Public charge proposal would limit admission to U.S. for immigrants who have used assistance or may need it in the future.
The Department of Homeland Security proposes to revise the standards used to determine whether noncitizens may become “public charges” who need government assistance and to require them “to demonstrate that they have not received, are not currently receiving, nor are likely to receive, public benefits.” Housing Choice Vouchers, project-based Section 8 and public housing are specifically mentioned. The changes would apply to those who are in the U.S. and want to adjust their status (for example, to obtain a green card), as well as to those wanting to enter the U.S. as nonimmigrants or immigrants. Comments are due December 10. For more information, contact Mark Phillips, DHS, 202-272-8377.

AmeriCorps grant competition open.
Nonprofits, tribes, local and state governments and institutions of higher education can compete for grants that will be used to engage AmeriCorps community service members. FY19 funding priorities are economic opportunity, education, prescription drug and opioid abuse, veterans and military families, rural intermediaries, public safety and faith-based organizations. Deadlines vary by state. For more information, contact Corporation for National and Community Service staff.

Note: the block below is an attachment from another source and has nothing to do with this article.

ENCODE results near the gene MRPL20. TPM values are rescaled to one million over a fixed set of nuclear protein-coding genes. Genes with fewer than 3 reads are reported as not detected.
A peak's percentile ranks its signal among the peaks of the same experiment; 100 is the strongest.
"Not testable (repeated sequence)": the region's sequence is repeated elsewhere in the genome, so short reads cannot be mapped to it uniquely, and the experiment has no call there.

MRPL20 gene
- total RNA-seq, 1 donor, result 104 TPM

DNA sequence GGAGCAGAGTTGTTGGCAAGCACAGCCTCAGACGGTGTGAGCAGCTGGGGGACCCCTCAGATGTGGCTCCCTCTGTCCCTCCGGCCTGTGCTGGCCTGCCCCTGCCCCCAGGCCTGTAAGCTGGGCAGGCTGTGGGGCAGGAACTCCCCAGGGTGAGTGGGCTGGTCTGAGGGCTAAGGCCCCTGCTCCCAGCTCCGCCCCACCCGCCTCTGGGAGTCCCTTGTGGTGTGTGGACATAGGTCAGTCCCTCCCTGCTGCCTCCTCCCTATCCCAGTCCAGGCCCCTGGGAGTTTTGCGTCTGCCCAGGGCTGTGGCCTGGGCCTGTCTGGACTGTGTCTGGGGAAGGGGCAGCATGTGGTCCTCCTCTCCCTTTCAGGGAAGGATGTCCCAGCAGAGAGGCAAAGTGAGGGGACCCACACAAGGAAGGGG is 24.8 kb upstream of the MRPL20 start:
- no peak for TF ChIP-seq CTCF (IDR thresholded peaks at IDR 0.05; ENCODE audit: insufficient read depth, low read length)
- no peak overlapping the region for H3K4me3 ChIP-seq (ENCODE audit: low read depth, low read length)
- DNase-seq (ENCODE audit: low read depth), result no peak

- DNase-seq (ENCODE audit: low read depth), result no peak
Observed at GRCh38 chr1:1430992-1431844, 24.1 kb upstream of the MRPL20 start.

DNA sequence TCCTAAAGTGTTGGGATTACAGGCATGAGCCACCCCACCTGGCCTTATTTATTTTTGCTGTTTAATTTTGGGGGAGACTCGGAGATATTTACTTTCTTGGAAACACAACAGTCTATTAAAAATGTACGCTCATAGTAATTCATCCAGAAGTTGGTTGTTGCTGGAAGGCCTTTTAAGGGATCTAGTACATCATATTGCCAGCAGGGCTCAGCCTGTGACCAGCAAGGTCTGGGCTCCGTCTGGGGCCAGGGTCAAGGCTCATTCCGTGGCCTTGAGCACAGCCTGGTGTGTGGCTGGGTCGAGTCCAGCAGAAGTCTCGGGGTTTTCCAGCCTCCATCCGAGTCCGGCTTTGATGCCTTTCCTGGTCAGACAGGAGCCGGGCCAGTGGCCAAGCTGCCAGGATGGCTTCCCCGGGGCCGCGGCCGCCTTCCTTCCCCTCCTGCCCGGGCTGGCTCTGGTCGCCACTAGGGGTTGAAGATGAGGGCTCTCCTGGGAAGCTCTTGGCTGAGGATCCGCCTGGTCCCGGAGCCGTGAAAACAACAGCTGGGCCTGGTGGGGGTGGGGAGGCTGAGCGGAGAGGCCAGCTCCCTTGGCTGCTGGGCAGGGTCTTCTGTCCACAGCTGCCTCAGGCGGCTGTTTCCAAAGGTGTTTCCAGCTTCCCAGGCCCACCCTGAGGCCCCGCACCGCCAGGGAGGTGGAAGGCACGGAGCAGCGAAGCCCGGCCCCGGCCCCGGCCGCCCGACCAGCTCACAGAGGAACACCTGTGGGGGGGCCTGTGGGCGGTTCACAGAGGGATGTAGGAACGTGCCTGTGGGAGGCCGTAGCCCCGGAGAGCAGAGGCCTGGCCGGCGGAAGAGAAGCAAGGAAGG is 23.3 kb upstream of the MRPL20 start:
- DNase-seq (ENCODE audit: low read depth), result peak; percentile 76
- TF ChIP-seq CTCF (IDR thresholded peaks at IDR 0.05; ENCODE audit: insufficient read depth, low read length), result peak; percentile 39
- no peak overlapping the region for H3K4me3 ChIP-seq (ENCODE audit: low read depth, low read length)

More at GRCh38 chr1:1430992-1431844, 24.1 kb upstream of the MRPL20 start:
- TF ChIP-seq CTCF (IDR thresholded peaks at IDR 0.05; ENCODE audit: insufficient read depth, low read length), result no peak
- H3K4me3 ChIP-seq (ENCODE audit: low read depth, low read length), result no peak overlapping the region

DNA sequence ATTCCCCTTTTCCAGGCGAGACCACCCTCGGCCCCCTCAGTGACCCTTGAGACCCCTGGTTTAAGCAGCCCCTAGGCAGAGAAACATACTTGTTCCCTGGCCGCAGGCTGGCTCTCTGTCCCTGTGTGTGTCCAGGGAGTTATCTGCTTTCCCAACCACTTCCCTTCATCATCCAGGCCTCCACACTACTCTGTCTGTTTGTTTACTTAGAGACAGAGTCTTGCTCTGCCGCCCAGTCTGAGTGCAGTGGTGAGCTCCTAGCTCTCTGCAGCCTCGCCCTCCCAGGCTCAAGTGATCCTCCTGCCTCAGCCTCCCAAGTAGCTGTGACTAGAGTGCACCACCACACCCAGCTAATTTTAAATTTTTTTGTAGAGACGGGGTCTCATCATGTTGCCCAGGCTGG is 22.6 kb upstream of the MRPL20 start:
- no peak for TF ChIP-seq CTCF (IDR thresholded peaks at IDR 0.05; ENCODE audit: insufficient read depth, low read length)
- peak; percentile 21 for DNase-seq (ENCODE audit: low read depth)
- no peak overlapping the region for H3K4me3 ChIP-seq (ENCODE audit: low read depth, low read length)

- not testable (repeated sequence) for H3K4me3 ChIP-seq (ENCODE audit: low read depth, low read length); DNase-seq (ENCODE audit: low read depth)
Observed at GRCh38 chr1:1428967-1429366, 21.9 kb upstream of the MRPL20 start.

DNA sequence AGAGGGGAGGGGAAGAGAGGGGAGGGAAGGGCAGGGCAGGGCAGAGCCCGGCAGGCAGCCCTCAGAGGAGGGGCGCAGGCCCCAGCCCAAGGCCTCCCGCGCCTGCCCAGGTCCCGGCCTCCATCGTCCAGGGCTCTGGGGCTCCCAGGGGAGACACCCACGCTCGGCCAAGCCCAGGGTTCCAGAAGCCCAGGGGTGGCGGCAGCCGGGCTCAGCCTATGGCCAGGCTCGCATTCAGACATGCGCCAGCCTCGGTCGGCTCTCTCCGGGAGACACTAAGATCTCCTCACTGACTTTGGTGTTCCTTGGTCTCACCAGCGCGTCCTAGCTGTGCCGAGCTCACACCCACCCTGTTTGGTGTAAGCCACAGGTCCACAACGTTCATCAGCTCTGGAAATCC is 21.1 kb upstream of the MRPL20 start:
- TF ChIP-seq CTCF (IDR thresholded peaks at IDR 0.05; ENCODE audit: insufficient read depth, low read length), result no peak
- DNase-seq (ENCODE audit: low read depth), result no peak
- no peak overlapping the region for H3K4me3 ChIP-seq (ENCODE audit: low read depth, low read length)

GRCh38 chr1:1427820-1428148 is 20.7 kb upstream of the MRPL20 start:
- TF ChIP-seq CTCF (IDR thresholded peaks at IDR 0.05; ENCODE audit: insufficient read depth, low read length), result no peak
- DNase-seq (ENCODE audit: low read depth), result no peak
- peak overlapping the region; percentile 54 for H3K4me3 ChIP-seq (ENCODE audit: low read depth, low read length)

Fannie Mae offers funds for innovative health and housing ideas.
Applications are due November 1 for a new round of Fannie Mae’s Innovation Challenge, seeking innovative technologies, policies, practices and/or programs at the intersection of affordable housing and health and wellness. Public, private and nonprofit organizations, as well as individuals and teams, are eligible, with cross-sector teams encouraged.

Data map shows social mobility for every census tract.